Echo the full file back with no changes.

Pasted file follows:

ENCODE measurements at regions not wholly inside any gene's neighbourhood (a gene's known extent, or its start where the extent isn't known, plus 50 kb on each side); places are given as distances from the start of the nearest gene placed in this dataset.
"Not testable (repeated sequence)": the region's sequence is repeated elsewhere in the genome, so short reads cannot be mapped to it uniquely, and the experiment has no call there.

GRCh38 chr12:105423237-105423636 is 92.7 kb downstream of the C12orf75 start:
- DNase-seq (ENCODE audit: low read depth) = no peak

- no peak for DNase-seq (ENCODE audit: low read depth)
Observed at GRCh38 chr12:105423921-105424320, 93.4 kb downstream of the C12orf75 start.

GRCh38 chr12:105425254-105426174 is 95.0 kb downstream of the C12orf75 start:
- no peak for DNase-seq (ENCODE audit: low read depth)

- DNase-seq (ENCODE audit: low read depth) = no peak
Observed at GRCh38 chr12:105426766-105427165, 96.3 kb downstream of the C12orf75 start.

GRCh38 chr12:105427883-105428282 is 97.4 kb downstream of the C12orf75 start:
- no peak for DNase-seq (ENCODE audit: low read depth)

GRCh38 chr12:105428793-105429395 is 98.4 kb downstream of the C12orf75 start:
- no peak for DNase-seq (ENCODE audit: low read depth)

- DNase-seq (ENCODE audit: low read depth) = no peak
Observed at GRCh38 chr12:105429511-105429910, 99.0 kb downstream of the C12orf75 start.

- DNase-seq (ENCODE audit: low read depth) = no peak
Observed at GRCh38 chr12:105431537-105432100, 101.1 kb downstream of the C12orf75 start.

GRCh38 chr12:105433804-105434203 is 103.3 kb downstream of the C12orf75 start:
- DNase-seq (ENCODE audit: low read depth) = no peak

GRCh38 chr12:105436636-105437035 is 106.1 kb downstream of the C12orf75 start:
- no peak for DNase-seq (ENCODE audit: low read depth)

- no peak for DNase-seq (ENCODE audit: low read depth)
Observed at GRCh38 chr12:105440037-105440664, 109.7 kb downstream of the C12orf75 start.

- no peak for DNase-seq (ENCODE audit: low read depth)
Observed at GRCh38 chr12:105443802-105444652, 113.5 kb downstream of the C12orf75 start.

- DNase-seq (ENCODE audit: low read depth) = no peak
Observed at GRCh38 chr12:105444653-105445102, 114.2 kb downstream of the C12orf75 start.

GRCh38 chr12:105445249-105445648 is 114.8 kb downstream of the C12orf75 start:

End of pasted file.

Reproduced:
ENCODE measurements at regions not wholly inside any gene's neighbourhood (a gene's known extent, or its start where the extent isn't known, plus 50 kb on each side); places are given as distances from the start of the nearest gene placed in this dataset.
"Not testable (repeated sequence)": the region's sequence is repeated elsewhere in the genome, so short reads cannot be mapped to it uniquely, and the experiment has no call there.

GRCh38 chr12:105423237-105423636 is 92.7 kb downstream of the C12orf75 start:
- DNase-seq (ENCODE audit: low read depth) = no peak

- no peak for DNase-seq (ENCODE audit: low read depth)
Observed at GRCh38 chr12:105423921-105424320, 93.4 kb downstream of the C12orf75 start.

GRCh38 chr12:105425254-105426174 is 95.0 kb downstream of the C12orf75 start:
- no peak for DNase-seq (ENCODE audit: low read depth)

- DNase-seq (ENCODE audit: low read depth) = no peak
Observed at GRCh38 chr12:105426766-105427165, 96.3 kb downstream of the C12orf75 start.

GRCh38 chr12:105427883-105428282 is 97.4 kb downstream of the C12orf75 start:
- no peak for DNase-seq (ENCODE audit: low read depth)

GRCh38 chr12:105428793-105429395 is 98.4 kb downstream of the C12orf75 start:
- no peak for DNase-seq (ENCODE audit: low read depth)

- DNase-seq (ENCODE audit: low read depth) = no peak
Observed at GRCh38 chr12:105429511-105429910, 99.0 kb downstream of the C12orf75 start.

- DNase-seq (ENCODE audit: low read depth) = no peak
Observed at GRCh38 chr12:105431537-105432100, 101.1 kb downstream of the C12orf75 start.

GRCh38 chr12:105433804-105434203 is 103.3 kb downstream of the C12orf75 start:
- DNase-seq (ENCODE audit: low read depth) = no peak

GRCh38 chr12:105436636-105437035 is 106.1 kb downstream of the C12orf75 start:
- no peak for DNase-seq (ENCODE audit: low read depth)

- no peak for DNase-seq (ENCODE audit: low read depth)
Observed at GRCh38 chr12:105440037-105440664, 109.7 kb downstream of the C12orf75 start.

- no peak for DNase-seq (ENCODE audit: low read depth)
Observed at GRCh38 chr12:105443802-105444652, 113.5 kb downstream of the C12orf75 start.

- DNase-seq (ENCODE audit: low read depth) = no peak
Observed at GRCh38 chr12:105444653-105445102, 114.2 kb downstream of the C12orf75 start.

GRCh38 chr12:105445249-105445648 is 114.8 kb downstream of the C12orf75 start: